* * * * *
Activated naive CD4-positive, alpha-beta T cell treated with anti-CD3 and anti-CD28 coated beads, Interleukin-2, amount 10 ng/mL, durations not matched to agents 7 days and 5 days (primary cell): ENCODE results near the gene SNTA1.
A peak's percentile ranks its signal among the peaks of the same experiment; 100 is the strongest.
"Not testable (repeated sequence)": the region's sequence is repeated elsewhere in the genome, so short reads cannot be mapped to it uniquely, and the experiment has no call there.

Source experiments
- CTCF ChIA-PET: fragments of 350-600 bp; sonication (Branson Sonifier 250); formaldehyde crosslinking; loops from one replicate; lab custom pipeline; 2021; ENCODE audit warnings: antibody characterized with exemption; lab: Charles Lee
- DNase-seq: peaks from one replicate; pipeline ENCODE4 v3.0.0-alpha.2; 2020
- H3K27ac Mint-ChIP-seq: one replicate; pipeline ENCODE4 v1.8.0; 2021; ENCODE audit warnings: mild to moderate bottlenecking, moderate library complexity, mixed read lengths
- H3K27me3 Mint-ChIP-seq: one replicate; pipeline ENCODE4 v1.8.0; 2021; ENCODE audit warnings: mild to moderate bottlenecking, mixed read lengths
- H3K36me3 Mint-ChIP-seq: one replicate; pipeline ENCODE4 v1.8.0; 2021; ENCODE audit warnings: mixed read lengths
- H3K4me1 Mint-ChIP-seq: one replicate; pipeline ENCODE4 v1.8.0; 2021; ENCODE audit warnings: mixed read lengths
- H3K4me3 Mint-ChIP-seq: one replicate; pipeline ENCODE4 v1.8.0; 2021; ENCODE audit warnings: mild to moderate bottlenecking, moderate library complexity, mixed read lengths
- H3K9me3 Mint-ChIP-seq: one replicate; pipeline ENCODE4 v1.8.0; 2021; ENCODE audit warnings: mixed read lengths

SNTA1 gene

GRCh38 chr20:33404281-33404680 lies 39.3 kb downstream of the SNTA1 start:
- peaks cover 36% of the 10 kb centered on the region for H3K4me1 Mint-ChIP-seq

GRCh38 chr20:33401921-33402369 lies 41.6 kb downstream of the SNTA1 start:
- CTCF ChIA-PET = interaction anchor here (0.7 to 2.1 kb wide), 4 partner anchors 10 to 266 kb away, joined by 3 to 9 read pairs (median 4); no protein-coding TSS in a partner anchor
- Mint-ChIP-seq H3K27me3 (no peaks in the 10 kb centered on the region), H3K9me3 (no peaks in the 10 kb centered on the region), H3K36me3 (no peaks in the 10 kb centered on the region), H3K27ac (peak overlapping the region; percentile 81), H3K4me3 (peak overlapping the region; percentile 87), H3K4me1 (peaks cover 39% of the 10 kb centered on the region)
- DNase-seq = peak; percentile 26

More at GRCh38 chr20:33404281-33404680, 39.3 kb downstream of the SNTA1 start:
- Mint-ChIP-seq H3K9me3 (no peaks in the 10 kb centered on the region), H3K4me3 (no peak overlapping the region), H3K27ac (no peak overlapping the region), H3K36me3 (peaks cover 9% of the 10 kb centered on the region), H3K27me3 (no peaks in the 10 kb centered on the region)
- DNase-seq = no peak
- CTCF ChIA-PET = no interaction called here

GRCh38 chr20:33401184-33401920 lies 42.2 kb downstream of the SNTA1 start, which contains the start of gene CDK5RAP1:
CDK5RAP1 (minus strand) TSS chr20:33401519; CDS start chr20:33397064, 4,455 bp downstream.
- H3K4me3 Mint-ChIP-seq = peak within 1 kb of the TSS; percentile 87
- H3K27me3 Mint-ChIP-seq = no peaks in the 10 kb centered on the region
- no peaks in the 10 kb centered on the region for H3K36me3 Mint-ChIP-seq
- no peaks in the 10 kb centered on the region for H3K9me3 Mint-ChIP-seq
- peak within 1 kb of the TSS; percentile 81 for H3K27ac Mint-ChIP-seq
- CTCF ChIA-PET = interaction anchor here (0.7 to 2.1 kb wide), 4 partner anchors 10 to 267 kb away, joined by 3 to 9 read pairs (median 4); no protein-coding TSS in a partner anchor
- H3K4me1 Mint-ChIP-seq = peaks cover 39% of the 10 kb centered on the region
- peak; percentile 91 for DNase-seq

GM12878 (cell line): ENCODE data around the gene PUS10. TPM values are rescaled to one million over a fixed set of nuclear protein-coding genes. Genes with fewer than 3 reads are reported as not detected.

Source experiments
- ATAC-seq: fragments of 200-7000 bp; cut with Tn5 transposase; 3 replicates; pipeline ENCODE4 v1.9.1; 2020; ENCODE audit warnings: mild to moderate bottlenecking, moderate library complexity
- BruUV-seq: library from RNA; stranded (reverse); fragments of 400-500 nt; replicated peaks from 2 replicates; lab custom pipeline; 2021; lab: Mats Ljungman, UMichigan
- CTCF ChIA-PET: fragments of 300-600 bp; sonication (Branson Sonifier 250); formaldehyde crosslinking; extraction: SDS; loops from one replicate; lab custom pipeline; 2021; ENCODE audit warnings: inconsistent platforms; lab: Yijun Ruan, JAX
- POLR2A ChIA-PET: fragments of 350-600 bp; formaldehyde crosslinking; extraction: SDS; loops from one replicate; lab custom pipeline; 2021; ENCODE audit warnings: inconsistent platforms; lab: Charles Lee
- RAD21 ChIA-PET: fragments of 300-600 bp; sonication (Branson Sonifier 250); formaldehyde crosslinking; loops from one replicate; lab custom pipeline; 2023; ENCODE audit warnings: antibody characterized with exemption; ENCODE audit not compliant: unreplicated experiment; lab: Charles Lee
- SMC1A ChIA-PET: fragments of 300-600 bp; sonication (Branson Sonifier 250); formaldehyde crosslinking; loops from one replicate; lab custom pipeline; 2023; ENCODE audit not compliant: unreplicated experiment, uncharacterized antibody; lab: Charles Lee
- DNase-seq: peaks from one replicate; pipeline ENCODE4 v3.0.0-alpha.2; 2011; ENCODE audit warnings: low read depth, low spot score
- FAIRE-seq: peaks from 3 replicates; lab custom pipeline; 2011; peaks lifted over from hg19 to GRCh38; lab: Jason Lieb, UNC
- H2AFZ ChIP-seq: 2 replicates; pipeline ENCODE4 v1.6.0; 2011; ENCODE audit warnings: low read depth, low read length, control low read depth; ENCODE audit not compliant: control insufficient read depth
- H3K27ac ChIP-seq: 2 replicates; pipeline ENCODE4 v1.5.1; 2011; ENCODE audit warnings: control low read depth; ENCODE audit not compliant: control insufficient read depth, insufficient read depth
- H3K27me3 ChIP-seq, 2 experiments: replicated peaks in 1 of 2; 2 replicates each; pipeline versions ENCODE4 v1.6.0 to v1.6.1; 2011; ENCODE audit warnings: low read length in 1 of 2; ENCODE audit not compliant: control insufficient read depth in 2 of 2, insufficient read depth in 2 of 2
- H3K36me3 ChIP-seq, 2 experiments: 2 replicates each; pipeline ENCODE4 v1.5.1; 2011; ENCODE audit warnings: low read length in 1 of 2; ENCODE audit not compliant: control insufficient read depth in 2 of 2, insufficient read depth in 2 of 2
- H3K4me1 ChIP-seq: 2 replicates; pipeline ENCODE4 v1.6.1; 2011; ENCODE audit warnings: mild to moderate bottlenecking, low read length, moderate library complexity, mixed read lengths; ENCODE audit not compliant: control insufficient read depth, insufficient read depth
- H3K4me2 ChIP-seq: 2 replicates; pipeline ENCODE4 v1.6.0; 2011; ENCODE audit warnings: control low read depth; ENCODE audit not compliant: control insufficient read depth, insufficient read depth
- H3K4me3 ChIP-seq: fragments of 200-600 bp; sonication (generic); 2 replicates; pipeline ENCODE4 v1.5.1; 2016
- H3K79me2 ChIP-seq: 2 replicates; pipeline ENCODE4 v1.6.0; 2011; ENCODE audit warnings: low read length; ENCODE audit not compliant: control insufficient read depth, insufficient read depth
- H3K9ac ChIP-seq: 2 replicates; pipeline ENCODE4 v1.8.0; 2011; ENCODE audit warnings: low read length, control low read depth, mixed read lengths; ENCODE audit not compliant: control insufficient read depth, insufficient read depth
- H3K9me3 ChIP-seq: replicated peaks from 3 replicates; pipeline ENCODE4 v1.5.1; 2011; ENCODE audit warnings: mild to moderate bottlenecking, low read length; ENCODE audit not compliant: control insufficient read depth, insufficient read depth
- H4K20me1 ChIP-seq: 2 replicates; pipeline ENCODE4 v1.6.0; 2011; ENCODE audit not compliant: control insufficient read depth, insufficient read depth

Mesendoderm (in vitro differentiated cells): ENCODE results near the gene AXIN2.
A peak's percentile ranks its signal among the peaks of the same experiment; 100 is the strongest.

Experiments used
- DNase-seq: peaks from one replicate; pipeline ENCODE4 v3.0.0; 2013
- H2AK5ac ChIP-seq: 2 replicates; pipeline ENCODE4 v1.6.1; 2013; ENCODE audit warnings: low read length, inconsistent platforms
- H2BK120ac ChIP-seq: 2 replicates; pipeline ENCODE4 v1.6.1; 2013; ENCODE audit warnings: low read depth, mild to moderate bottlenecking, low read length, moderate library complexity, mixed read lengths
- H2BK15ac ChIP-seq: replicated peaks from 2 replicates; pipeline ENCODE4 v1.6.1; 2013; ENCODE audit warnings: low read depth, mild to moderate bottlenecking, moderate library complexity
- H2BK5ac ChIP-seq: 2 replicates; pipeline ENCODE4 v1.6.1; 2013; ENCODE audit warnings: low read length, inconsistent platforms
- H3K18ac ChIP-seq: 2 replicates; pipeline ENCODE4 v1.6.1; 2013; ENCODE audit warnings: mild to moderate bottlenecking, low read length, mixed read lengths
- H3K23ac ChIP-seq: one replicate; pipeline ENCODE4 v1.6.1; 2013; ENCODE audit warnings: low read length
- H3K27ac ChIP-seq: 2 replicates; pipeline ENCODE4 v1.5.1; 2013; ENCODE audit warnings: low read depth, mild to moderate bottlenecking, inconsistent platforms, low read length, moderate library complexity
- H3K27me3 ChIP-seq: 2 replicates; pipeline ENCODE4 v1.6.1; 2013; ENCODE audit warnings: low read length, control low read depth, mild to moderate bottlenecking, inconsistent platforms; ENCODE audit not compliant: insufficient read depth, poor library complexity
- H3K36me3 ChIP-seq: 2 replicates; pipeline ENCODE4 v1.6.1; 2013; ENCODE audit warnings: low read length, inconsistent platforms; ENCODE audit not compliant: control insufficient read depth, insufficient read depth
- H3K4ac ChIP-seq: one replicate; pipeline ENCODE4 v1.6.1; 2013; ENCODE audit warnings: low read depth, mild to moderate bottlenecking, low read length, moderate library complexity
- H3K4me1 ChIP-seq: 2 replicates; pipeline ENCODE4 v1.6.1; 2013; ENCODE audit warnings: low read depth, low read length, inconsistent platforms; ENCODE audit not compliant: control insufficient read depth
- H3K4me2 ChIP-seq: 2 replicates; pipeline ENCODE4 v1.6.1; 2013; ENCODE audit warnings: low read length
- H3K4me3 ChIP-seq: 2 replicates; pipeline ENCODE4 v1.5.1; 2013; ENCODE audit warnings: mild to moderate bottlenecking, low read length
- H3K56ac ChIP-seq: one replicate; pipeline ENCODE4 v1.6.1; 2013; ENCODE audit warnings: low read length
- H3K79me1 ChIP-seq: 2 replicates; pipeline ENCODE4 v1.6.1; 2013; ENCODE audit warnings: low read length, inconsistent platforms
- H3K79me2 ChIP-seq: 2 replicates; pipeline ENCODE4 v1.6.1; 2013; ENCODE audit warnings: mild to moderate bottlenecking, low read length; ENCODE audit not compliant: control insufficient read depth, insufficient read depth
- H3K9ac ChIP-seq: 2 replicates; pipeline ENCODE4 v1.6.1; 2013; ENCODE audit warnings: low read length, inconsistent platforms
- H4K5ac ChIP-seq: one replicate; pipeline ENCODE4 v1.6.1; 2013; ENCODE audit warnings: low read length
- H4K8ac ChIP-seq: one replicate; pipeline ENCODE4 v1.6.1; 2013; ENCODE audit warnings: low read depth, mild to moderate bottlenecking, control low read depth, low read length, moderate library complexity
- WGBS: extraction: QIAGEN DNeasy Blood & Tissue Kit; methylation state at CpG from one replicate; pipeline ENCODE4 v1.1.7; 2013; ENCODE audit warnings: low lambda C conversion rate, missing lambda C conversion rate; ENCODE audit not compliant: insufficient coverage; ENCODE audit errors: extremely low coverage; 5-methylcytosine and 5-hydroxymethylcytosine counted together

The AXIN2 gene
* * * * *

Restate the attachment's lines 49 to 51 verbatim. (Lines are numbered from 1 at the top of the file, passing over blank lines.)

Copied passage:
- H3K4me2 ChIP-seq: 2 replicates; pipeline ENCODE4 v1.6.0; 2011; ENCODE audit warnings: control low read depth; ENCODE audit not compliant: control insufficient read depth, insufficient read depth
- H3K4me3 ChIP-seq: fragments of 200-600 bp; sonication (generic); 2 replicates; pipeline ENCODE4 v1.5.1; 2016
- H3K79me2 ChIP-seq: 2 replicates; pipeline ENCODE4 v1.6.0; 2011; ENCODE audit warnings: low read length; ENCODE audit not compliant: control insufficient read depth, insufficient read depth